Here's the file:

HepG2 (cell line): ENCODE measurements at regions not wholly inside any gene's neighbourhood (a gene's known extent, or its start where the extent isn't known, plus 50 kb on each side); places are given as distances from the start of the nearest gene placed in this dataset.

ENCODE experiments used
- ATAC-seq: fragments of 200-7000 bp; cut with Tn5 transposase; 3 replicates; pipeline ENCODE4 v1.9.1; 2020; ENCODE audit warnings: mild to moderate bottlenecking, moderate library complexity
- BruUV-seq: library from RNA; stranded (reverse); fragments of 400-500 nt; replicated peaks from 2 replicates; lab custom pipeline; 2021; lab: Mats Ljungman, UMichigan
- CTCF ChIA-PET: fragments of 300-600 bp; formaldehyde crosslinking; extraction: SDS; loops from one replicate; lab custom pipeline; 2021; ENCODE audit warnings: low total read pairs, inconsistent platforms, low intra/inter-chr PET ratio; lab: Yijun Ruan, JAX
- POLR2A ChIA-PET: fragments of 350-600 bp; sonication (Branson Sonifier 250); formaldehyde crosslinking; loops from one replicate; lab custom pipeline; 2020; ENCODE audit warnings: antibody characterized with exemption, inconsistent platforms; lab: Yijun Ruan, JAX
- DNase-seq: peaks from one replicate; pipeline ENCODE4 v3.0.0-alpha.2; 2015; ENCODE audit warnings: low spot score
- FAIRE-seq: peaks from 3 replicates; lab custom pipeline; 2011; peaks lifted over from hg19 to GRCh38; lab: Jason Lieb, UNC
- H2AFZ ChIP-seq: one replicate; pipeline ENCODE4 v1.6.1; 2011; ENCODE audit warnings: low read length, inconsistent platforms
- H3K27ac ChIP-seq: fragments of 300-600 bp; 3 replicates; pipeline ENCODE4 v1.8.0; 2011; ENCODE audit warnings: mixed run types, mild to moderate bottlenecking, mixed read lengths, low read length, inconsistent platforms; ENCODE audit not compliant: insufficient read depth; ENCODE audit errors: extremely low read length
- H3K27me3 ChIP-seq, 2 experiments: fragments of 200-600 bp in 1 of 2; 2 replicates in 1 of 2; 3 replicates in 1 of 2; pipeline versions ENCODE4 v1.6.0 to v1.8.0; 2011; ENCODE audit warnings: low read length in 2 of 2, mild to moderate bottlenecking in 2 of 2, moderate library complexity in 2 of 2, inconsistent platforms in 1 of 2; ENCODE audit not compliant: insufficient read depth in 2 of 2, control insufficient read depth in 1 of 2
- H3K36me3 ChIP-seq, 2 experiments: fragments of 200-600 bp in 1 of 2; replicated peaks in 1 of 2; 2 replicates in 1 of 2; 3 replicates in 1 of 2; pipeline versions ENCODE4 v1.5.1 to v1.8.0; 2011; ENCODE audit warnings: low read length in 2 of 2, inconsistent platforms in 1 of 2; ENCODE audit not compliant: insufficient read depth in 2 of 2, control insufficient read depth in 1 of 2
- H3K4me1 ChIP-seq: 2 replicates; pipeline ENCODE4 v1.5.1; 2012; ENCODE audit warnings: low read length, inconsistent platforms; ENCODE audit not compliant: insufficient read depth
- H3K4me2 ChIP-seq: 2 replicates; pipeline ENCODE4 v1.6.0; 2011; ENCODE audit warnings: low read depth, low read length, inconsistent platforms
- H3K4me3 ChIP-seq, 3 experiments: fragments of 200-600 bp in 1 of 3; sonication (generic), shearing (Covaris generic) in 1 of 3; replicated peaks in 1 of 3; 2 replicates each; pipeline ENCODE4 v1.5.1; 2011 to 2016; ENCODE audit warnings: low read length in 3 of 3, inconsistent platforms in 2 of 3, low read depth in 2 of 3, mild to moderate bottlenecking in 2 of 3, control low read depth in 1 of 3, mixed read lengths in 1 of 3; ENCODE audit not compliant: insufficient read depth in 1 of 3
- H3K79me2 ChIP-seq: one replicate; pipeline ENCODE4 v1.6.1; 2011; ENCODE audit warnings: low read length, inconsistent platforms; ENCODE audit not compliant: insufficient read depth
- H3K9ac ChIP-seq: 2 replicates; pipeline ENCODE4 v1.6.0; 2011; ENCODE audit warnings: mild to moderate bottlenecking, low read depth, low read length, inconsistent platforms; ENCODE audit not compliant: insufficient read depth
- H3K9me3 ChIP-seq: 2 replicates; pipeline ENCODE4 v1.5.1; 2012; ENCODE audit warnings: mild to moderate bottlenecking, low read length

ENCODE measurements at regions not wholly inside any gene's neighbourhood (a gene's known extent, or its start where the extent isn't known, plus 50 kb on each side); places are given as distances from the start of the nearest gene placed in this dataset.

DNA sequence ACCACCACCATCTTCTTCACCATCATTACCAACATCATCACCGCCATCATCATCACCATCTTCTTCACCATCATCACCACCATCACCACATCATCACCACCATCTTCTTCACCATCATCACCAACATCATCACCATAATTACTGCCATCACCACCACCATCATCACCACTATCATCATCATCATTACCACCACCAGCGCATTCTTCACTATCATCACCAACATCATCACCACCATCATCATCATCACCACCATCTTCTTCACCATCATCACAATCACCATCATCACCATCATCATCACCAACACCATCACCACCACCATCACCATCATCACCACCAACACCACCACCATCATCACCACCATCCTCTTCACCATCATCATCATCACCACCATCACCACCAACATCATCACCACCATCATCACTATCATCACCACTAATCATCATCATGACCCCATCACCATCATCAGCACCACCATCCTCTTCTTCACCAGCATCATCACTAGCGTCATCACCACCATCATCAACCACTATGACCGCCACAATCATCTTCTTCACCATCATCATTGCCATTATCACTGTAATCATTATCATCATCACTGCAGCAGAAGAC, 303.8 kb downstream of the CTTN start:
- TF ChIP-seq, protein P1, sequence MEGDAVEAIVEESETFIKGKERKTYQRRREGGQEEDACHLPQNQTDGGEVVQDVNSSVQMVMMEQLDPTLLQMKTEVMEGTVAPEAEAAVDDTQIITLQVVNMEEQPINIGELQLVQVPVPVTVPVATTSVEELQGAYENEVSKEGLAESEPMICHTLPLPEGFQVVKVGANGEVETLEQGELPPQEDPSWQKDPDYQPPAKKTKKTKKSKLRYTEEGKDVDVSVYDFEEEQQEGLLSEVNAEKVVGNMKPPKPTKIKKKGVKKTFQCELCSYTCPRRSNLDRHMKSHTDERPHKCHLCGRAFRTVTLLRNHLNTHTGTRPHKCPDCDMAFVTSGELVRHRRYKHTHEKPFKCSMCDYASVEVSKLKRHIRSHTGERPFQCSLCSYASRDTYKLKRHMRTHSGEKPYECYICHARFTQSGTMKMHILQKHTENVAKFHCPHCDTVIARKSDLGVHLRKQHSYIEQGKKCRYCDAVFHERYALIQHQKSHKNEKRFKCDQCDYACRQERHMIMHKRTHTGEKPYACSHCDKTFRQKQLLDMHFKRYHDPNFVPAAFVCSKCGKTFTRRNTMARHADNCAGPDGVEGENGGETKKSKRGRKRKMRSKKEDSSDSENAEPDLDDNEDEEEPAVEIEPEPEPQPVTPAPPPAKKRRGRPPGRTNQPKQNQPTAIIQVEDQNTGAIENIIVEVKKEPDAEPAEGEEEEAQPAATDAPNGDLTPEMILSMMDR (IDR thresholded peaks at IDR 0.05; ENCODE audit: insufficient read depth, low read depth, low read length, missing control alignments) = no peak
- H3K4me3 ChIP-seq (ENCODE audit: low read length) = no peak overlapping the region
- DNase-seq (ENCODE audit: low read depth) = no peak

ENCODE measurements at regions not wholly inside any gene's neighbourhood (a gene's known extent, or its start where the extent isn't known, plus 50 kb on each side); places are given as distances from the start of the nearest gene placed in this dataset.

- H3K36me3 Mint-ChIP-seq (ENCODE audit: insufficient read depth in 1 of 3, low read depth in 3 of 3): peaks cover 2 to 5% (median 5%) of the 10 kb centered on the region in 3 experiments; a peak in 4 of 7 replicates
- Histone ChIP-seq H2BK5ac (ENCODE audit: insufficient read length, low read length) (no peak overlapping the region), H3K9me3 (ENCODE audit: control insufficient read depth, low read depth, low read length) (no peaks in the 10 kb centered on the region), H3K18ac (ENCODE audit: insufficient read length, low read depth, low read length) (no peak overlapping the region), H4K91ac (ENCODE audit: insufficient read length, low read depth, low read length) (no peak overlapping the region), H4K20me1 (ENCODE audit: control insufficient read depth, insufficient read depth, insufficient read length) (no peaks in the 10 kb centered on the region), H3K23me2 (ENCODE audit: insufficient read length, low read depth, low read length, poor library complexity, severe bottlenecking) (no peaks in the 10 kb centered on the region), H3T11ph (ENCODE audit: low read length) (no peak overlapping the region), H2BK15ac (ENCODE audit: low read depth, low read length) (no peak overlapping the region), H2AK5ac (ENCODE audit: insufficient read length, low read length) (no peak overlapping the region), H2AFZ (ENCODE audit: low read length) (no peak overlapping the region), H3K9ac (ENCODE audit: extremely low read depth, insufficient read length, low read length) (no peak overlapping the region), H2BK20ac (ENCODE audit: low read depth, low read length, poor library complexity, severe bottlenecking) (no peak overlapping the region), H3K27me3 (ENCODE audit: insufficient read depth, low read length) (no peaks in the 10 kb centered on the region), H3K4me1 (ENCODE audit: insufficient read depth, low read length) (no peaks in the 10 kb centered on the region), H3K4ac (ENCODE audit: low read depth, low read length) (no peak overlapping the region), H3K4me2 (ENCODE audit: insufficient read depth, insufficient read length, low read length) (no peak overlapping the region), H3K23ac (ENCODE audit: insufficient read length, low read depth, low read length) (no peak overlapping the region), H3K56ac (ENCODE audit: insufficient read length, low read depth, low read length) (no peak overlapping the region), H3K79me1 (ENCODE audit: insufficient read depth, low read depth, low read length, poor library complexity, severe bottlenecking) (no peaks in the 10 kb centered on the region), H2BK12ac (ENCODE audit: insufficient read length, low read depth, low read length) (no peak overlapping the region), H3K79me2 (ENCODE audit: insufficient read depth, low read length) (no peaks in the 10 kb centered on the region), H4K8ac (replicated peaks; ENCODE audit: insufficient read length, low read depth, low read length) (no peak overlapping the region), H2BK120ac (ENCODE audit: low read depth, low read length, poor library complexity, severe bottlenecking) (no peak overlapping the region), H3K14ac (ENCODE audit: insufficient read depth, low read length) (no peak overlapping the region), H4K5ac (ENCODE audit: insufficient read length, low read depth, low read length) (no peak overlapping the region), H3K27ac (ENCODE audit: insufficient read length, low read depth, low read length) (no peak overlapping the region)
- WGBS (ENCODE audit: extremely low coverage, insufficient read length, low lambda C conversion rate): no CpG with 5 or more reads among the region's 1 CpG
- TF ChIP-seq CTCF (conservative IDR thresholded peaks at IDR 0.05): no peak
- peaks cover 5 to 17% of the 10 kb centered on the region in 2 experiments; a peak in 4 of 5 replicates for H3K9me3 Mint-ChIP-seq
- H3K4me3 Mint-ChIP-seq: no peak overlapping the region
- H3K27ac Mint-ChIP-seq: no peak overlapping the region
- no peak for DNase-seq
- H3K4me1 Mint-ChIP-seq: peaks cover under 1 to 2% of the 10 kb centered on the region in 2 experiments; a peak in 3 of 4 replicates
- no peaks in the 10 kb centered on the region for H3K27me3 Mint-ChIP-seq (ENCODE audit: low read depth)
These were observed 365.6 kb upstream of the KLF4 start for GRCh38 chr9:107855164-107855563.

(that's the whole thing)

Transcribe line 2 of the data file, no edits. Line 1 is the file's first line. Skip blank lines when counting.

ENCODE experiments used